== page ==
Alagna was sounding far more robust in Sunday’s recital; however, his sound could still be rather brash. There was rarely any chiaroscuro to his voice – everything was sung at full bore all the time. Furthermore, the upper register was temperamental and the area around the passaggio often sounded tight or strained.

This full-throttle approach suited some numbers more than others. Alagna failed to capture the youthful tenderness of Gounod’s “Ah! levé toi, soleil!”: Roméo’s metaphorical sunrise was painted in brassy, garish hues, Alagna’s sound scarcely dropping below mezzo forte.

However, what didn’t work for Roméo worked well for Dick Johnson. Alagna sang “Ch’ella mi creda libero e lontano” from La Fanciulla del West with the cavalier defiance of a brawny outlaw, every phrase packing a full emotional punch.

Kurzak, by contrast, was much more consisten. Although her high notes – once the jewels in this soprano’s crown – could be a tad flighty and her bottom register a little weak, the middle was rich and vibrant and her coloratura as agile as ever.

Her “Una voce poco fa” was bright, radiant, and a little bit cheeky. She made light work of the aria’s more virtuosic passages, endowing them with a slick, glittery sheen – all while batting her lashes and smiling coyly at the camera.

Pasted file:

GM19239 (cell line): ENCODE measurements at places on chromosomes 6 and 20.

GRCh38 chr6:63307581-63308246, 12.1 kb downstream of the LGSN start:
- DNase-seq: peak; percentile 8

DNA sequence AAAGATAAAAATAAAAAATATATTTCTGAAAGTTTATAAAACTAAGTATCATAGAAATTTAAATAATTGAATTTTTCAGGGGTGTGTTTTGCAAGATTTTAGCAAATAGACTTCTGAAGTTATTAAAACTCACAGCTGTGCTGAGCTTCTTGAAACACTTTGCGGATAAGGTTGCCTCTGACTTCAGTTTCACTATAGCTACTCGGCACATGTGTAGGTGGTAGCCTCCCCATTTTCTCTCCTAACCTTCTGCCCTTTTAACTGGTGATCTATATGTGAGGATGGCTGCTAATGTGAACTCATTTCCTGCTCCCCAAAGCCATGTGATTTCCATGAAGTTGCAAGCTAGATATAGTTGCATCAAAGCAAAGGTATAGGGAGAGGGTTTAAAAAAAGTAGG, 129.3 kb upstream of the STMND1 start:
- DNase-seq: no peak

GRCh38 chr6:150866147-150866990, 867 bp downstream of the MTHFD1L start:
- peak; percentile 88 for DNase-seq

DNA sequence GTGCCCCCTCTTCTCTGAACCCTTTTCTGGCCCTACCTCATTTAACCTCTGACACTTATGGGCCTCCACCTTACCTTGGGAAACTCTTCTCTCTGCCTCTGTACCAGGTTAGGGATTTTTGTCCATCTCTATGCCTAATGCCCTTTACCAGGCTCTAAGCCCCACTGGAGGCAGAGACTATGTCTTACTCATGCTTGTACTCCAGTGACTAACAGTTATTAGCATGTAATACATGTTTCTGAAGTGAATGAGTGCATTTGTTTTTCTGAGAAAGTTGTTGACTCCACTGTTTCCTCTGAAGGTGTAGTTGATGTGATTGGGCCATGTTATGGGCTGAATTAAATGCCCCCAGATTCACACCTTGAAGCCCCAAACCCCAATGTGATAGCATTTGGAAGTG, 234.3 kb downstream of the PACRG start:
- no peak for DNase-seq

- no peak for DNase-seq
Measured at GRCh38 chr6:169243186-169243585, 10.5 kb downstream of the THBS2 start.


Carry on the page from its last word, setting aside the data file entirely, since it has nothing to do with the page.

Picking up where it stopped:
Kurzak showcased her lyrical side with Desdemona’s prayer from Otello. This number offered a moment of welcome respite from the nagging intensity of the rest of the program. Kurzak’s interpretation was certainly on the lighter side, her voice often fading to a mere whisper, as if gently caressing the ends of each phrase.

The rest of the program was devoted entirely to duets, the superstar couple putting their onstage chemistry to excellent use. They opened the recital with the Act I duet from Madama Butterfly, a number well-suited to the recital’s seaside setting. It was a delightful start to the program: Kurzak’s sunny, sweet sound contrasted perfectly with Alagna’s more aggressive timbre.

The couple reprised their riotous rendition of “Caro elisir”, which they performed to considerable acclaim in the Met At-Home Gala. Kurzak and Alagna allegedly met during a production of L’Elisir d’Amore, and it’s clear that this duet holds great significance to the couple. Alagna brought a sharper, more brilliant edge to his sound – more reminiscent of his early years – while Kurzak sang with a bubbly exuberance.

The couple did not shy away from the theatrics in this number. Alagna took several generous swigs from his bottle of “elixir,” occasionally miming an air guitar, and at one point launching into full-throated cover of an Elvis classic.